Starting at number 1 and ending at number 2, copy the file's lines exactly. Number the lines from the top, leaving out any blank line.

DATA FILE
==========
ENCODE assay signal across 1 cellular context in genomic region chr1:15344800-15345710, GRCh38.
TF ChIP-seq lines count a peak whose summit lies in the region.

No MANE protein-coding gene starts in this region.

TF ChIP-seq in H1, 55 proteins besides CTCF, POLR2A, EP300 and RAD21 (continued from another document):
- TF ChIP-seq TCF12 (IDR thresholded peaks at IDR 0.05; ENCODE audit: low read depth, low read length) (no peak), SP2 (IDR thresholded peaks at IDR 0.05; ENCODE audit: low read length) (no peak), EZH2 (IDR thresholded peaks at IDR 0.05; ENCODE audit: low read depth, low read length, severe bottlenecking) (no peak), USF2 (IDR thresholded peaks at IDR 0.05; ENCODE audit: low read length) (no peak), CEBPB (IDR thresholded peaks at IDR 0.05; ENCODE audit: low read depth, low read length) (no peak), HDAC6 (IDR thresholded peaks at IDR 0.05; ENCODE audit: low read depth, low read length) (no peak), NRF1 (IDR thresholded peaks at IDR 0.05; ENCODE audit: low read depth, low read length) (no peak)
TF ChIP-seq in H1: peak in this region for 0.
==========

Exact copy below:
ENCODE assay signal across 1 cellular context in genomic region chr1:15344800-15345710, GRCh38.
TF ChIP-seq lines count a peak whose summit lies in the region.